Unformatted text preview: Platelet Eosinophil Monocyte/
Emhmﬁes Primarily involved in FIGURE 12.11 Erythrocytes, or red blood cells ac'cguired in'imune response (RBCS), demonstrating characteristic depressed, almost - ' " translucent centers and lack of nucleic Also pictured is a single eosinophil, demonstrating the differences, in size and appearance, between erythrocytes and leukocytes. Figure 6'4
Platelets, which are cell fragments that Participate in Major cell types involved in the immune response. *Natural killer cells are large, granular lymphocytes.
blood clotting, are also shown (1440X)1 FIGURE 12.3 A mature (polym-orphonuclear) neu-
FIGURE 12.2 A maturing neurrophll Wltl'l a mUlEl' tro-phil. The lobes, which are part ofa single nucleus, are
lobed nucleus (6000X). connected to each other by nuclear material (6000X). FIGURE 12.1 A “band” or immature neutrophil. The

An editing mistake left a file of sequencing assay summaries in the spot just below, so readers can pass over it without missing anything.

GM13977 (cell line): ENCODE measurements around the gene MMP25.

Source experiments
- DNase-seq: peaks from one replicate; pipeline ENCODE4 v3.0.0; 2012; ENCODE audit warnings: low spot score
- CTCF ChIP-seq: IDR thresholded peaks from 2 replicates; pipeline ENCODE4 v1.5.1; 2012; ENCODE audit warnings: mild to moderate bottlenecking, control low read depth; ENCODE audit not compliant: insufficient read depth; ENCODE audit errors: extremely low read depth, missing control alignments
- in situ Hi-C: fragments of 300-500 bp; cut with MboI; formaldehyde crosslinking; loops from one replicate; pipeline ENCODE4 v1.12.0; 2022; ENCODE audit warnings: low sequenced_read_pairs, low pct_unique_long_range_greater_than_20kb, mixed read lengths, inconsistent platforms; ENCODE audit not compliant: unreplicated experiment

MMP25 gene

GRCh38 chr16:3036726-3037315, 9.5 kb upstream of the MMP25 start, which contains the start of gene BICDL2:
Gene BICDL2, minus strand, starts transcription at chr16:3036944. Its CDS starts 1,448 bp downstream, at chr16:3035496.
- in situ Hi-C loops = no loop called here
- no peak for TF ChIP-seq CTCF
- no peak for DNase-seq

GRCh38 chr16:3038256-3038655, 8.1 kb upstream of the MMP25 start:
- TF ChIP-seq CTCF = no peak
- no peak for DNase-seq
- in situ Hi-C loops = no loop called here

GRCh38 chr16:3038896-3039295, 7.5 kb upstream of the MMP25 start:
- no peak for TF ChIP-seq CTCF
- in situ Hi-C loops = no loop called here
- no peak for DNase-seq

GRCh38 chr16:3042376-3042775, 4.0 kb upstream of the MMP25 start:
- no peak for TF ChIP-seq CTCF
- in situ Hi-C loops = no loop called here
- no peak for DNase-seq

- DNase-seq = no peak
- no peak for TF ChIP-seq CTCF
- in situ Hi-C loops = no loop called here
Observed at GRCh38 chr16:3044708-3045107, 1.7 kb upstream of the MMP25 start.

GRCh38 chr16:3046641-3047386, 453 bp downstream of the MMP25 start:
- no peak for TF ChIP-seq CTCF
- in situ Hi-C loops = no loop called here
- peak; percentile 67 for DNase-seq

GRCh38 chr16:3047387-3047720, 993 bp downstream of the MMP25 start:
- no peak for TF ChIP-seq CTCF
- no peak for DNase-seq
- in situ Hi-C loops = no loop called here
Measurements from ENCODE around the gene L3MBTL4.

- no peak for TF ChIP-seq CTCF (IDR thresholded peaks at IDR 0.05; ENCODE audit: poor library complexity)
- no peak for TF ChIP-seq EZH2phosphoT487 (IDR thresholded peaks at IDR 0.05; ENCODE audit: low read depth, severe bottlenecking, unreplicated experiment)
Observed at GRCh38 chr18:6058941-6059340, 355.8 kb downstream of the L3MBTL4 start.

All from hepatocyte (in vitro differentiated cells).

“3-” or band-shaped nucleus seen here is characteristic of
young neutrophils (6090X). FIGURE 12.3 A mature (polymorphonuclear) neu—
trophil. The lobes, which are part ofa single nucleus, are
connected to each other by nuclear material (6000X). FIGURE 12.5 A basophil demonstrating a Character-
istic pinched, U-shaped nucleus (3600K), FIGURE 12.4 An eosinophil with a characteristic Eosinoph" bilobed nucleus (SOOOX). Lab Pix ...
View Full Document
This note was uploaded on 03/09/2010 for the course BIOL 371 taught by Professor Eugenemuller during the Fall '09 term at Framingham State College.
- Fall '09